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» Clients, Practice in General, Solo Practice » "Gen Y" Lawyers vs. "Gen Y" Clients

"Gen Y" Lawyers vs. "Gen Y" Clients

Posts here and here over at Simple Justice, as well as related blog posts here and here, provide some interesting discussion on Generation Y attitudes.

Admittedly, I had to look up what Generation Y means. Surprisingly, that didn’t give me the clear answer I wanted. I’m pretty sure I’m part of “Gen Y.” I did look to Wikipedia for the definition of Gen Y, didn’t I? Isn’t being tech savvy part of it? Anyway, without a clear answer about what Gen Y is, I’m just going to assume I’m part of it. I’m also going to assume that it encompasses all lawyers under 35.

That said, I think a large number of Gen Y lawyers do possess the “all about me” mindset and sense of entitlement Scott Greenfield discusses. Even though some Gen Y lawyers are different, I’m not going to bother to waste time discussing that here. In my experience, a post like that gets a certain type of response. Instead, what’s really interesting to me is that I rarely see that same kind of “all about me” mindset or sense of entitlement in my under-35 clients.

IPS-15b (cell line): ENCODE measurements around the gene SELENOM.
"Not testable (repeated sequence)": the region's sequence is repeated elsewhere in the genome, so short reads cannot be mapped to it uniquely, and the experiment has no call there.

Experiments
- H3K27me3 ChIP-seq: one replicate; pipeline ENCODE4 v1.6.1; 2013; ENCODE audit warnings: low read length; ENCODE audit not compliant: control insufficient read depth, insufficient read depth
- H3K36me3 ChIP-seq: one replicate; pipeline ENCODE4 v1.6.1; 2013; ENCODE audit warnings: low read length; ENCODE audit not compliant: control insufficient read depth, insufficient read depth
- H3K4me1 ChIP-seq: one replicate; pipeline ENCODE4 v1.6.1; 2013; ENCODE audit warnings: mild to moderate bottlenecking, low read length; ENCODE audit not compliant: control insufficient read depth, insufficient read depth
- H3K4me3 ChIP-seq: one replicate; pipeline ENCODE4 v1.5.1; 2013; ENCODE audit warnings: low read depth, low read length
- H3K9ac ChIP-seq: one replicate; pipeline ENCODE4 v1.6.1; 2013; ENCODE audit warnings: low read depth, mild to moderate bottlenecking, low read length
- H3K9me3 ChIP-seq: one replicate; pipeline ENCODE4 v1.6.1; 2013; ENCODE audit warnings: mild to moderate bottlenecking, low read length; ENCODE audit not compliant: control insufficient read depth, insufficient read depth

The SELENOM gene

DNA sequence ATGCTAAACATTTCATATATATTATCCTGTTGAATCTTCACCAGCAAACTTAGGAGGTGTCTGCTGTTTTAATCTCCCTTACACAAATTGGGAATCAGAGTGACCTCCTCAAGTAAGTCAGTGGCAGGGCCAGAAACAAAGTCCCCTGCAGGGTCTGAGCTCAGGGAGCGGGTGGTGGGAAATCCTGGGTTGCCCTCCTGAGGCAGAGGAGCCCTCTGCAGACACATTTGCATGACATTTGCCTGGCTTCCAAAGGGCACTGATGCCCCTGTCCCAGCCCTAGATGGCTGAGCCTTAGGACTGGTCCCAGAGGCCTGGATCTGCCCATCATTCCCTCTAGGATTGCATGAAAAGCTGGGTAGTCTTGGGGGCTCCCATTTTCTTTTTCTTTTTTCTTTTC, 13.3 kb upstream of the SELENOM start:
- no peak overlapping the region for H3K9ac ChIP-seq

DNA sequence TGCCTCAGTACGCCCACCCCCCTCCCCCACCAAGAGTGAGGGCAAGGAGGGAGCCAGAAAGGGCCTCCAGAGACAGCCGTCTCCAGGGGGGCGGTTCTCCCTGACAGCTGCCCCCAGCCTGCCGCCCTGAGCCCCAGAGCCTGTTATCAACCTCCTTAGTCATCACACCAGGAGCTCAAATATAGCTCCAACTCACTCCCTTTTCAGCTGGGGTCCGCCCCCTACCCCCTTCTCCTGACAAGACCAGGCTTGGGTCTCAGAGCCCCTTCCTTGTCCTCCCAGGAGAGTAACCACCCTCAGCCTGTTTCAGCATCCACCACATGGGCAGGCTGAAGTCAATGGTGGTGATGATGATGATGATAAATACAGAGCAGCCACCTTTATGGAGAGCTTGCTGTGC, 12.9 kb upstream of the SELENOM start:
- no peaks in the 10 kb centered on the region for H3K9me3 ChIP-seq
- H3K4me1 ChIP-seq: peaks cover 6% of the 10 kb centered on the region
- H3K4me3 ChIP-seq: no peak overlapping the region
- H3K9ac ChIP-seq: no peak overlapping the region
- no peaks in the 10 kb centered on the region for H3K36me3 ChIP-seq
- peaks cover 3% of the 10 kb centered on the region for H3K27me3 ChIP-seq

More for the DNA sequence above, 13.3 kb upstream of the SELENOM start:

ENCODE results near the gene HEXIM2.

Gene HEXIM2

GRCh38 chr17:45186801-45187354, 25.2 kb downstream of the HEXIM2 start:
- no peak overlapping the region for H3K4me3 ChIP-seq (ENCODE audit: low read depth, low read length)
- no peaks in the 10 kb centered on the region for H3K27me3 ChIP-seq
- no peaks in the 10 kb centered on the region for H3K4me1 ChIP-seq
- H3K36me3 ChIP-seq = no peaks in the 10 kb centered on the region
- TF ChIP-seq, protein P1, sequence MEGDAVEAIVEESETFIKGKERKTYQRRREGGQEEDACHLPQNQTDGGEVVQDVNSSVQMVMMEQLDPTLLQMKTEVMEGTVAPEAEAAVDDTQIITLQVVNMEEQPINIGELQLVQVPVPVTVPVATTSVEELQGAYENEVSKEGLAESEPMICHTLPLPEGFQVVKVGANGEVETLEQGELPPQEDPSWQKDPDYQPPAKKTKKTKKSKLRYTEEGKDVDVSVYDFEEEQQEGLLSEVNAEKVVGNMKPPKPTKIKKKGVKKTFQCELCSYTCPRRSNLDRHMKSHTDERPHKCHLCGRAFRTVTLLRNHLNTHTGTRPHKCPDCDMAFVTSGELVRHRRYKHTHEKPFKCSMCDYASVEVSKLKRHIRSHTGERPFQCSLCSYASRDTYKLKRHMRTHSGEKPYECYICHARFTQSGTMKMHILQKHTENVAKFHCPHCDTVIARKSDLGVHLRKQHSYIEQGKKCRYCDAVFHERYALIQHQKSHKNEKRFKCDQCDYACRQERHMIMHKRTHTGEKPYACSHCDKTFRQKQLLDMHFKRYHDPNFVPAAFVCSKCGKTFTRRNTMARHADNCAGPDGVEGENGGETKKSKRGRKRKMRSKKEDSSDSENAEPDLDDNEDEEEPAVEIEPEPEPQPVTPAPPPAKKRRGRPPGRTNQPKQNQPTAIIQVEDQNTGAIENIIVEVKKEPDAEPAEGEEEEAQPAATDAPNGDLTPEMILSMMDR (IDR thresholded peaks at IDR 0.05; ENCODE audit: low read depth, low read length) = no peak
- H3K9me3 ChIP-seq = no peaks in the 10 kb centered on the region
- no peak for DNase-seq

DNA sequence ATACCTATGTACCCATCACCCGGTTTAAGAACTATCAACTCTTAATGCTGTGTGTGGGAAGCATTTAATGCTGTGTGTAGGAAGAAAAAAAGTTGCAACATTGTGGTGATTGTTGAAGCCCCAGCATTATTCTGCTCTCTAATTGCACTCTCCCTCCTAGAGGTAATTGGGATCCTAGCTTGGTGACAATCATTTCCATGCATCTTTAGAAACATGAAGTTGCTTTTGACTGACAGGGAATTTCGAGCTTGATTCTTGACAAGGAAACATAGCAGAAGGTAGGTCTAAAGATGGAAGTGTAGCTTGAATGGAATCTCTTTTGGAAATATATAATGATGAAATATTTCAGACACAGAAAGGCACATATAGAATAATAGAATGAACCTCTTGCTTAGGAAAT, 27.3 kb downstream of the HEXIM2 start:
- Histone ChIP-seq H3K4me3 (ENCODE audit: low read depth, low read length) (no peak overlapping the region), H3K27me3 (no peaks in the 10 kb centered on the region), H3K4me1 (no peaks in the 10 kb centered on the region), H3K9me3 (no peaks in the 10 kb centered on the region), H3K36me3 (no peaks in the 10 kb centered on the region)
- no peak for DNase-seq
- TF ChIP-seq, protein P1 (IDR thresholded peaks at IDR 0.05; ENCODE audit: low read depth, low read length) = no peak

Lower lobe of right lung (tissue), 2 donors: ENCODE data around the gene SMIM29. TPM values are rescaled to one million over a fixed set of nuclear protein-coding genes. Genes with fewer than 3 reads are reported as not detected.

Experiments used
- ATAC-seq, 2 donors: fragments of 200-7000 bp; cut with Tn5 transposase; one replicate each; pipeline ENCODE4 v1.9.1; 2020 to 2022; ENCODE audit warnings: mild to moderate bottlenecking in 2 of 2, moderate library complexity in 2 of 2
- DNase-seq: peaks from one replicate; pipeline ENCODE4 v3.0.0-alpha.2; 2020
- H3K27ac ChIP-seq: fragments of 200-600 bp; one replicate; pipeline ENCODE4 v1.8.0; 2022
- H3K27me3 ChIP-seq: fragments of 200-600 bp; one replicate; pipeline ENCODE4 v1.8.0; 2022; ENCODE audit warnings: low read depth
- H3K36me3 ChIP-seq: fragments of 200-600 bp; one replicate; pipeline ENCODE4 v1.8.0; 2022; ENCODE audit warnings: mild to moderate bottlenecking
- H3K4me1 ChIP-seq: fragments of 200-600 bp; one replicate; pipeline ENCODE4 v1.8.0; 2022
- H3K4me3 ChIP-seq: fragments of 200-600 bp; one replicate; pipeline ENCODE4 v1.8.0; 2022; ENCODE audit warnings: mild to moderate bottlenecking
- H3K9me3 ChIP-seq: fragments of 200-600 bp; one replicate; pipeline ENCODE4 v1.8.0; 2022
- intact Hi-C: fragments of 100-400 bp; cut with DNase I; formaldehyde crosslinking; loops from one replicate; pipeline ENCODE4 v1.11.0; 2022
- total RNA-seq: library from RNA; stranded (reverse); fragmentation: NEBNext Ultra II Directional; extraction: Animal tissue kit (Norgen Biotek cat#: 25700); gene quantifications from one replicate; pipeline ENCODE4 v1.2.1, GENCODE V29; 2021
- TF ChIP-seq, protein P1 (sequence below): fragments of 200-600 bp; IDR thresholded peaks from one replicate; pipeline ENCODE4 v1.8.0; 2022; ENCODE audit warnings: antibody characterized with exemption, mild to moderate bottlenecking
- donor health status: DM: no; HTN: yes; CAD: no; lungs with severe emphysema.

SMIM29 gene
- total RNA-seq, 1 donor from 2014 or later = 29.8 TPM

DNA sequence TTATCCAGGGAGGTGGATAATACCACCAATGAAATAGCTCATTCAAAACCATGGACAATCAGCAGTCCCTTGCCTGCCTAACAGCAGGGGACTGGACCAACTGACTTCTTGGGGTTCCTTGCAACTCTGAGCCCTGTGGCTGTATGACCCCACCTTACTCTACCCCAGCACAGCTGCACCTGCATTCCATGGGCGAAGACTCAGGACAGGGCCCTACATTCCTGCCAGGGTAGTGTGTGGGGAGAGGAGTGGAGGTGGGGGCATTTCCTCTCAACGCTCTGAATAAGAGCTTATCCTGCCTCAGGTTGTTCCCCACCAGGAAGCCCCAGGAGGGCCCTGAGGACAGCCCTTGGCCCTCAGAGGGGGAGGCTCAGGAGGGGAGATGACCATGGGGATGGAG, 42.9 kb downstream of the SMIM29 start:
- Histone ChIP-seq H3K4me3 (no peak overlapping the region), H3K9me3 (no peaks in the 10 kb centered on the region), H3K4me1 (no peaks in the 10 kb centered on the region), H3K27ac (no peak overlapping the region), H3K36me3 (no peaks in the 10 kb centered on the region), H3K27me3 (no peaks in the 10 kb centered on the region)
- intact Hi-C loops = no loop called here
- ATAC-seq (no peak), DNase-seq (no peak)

I should begin by making it clear that many criminal defendants do have a certain “all about me” mindset and sense of entitlement. I’ve had clients who feel entitled to other people’s money, cars, and even girlfriends. You name it, they deserve it. However, they almost always seem to understand that they are working outside of the rules of civil society. They are basing their life decisions on a sense of self-importance and entitlement that most if not all of them realize is contrary to the law or at the very least common courtesy. They feel like they’re entitled to something and that they’re the only people who matter, but they usually know they’re likely to get in big trouble following those instincts.